Plenty rains, little to use

In most parts of the country, heavy downpour has been regular. Despite the abundant flow of rain water and the flooding, many people are still unable to access potable water. What an irony! As I was ruminating over this, I stumbled on a discourse that seems interesting. Over the centuries, the Lake Chad, a major source of water supply to Nigeria and other African countries, had sustained agriculture and other commercial activities, as its fresh water and resources have been a source of livelihood to many. Lake Chad remains an important water resource because of the ability to provide jobs to many people at the same time. 

Over the years, a number of policies and programmes have been formulated to promote agricultural practices in the country without much emphasis on water development. These include the Farm Settlement Scheme, Operation Feed the Nation, Green Revolution, FADAMA, National Agricultural Land Development Authority (NALDA) and the various agricultural-financing bodies, among others. Despite these laudable programmes, many Nigerians are still hungry and jobless. This submission was made by Professor Johnson Adewumi, a Professor of Soil and Water Engineering, College of Engineering (COLENG), Federal University of Agriculture, Abeokuta (FUNAAB), Ogun state.

He charged the government, its agricultural agencies and individual farmers to be engaged and be committed to crop farming in order to get the best and avoid the problem of poverty in the land. Sharing his research works and its benefits, Professor Adewumi said he had worked on the Drip Irrigation Project, which was funded by the Agricultural Research Council of Nigeria (ARCN), that was meant to conserve water for crop production. He also revealed that under his supervision, irrigation software had been written and is waiting to be patented for anyone who wishes to write or use it. He described Nigerian land as a blessed one, where irrigation can be practiced in any part of the country. Drawing examples from the nation of Israel, Professor Adewumi said irrigation was Israel’s main source of livelihood, which it practiced successfully, considering the country’s peculiar nature of land.

He went further to stress that if irrigation was to be fully practiced in Nigeria, the diverse nature of the country should be considered, as much money would be spent in the southern part of the country for clearing before irrigation could be carried out, unlike in the north, where less would be spent, considering the nature of the land. As a way of helping the country to get out of food crisis, Professor Adewumi said the government should make agriculture its top priority. According to him, “If agriculture is the priority of leaders, something meaningful will be done. Everything depends on the individual that is there, to make it work at the end of the day”. He also frowned on what he described as the over-dependence on government for everything, as it is obtainable in the country in which the people tend to think less with what they can do for themselves, charging the public authorities to empower the teeming unemployed youths to go into agriculture by providing the required mechanisation.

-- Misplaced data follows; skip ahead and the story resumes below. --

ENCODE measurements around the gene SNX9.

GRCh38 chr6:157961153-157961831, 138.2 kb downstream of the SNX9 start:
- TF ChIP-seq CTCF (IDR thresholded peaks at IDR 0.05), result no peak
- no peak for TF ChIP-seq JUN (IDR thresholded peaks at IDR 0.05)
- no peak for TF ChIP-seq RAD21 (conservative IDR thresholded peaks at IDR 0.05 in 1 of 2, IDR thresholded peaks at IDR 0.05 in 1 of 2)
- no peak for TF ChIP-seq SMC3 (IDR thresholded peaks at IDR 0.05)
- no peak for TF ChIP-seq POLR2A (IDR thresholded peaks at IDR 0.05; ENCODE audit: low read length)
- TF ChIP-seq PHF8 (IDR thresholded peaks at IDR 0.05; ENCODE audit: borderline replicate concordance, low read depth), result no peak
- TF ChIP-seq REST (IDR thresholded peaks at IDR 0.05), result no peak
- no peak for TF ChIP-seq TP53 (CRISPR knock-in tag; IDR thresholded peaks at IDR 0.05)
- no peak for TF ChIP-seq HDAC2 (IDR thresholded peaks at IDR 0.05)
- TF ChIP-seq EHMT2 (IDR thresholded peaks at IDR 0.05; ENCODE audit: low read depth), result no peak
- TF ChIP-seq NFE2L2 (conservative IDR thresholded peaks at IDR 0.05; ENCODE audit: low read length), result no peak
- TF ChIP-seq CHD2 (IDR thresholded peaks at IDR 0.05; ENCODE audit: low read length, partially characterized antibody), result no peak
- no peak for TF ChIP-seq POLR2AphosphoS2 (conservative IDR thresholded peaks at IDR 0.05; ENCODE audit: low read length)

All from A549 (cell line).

Despite the revelations by researchers, academics and experts, it is discouraging that most of the valuable suggestions are either poorly implemented or never executed at all. That is why findings by Professor Adewumi should be critically examined by the federal, state and local governments in the country for possible adoption. Not only that, previous reports and recommendations from our research institutes and higher educational institutions should not be allowed to gather dust. Nigerians have no basis being hungry because the nation is blessed with rich, abundant natural, human and water resources. What we only need is the combination of good leadership and the commitment to turn around our fortunes for the benefit of all and not for just a few persons.

We need to urgently have a refocus in terms of agriculture, if we are ready to move out of lack and misery. The professor had observed that presently, people were no longer interested in farming because nobody wants to bend their back tiling and clearing the soil. According to him, majority of people that even have the money for farming would rather prefer to go into fishery, piggery and poultry farming, which seems to require less energy to carry out. Based on this, he called on the federal government to open up large hectares of land in every geo-political zone of the country and practice mechanised farming.

This arrangement should be carried out in every local government and with the required equipment, tractors and combine harvesters, among others. And every year, monitor what every local government is producing. As concerted efforts are being made to recharge Lake Chad, the cost of recharging the lake has been put at between $15 billion and $20 billion. This is where members of the basin should ensure that all that is necessary is put in place to salvage this rich resource. For food security and sustainable development to take place, more attention should be accorded to water resource management. Water, it is said, is life!

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